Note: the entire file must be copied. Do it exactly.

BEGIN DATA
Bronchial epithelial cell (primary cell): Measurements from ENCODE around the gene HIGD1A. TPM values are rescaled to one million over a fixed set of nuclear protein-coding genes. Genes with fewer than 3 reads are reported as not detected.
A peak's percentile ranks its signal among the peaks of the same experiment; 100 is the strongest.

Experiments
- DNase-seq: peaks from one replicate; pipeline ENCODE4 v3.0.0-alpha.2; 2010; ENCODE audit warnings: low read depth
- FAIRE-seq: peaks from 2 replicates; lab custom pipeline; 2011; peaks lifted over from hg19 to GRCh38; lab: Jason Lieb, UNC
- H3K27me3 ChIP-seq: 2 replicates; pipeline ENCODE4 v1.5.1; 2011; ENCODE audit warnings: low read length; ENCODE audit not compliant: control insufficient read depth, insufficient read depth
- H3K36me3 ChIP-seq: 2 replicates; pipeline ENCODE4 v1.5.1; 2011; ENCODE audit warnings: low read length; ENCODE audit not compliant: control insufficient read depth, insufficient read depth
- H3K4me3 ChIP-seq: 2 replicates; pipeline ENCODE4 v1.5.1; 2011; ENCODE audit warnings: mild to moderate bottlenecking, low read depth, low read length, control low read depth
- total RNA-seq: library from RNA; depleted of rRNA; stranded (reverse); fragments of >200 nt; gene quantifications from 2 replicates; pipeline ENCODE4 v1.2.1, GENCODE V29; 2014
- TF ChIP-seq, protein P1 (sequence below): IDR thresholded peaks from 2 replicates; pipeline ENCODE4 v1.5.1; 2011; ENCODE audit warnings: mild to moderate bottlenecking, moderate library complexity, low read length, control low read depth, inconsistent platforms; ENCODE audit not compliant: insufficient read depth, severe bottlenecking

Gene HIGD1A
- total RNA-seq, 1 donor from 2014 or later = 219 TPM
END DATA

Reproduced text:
Bronchial epithelial cell (primary cell): Measurements from ENCODE around the gene HIGD1A. TPM values are rescaled to one million over a fixed set of nuclear protein-coding genes. Genes with fewer than 3 reads are reported as not detected.
A peak's percentile ranks its signal among the peaks of the same experiment; 100 is the strongest.

Experiments
- DNase-seq: peaks from one replicate; pipeline ENCODE4 v3.0.0-alpha.2; 2010; ENCODE audit warnings: low read depth
- FAIRE-seq: peaks from 2 replicates; lab custom pipeline; 2011; peaks lifted over from hg19 to GRCh38; lab: Jason Lieb, UNC
- H3K27me3 ChIP-seq: 2 replicates; pipeline ENCODE4 v1.5.1; 2011; ENCODE audit warnings: low read length; ENCODE audit not compliant: control insufficient read depth, insufficient read depth
- H3K36me3 ChIP-seq: 2 replicates; pipeline ENCODE4 v1.5.1; 2011; ENCODE audit warnings: low read length; ENCODE audit not compliant: control insufficient read depth, insufficient read depth
- H3K4me3 ChIP-seq: 2 replicates; pipeline ENCODE4 v1.5.1; 2011; ENCODE audit warnings: mild to moderate bottlenecking, low read depth, low read length, control low read depth
- total RNA-seq: library from RNA; depleted of rRNA; stranded (reverse); fragments of >200 nt; gene quantifications from 2 replicates; pipeline ENCODE4 v1.2.1, GENCODE V29; 2014
- TF ChIP-seq, protein P1 (sequence below): IDR thresholded peaks from 2 replicates; pipeline ENCODE4 v1.5.1; 2011; ENCODE audit warnings: mild to moderate bottlenecking, moderate library complexity, low read length, control low read depth, inconsistent platforms; ENCODE audit not compliant: insufficient read depth, severe bottlenecking

Gene HIGD1A
- total RNA-seq, 1 donor from 2014 or later = 219 TPM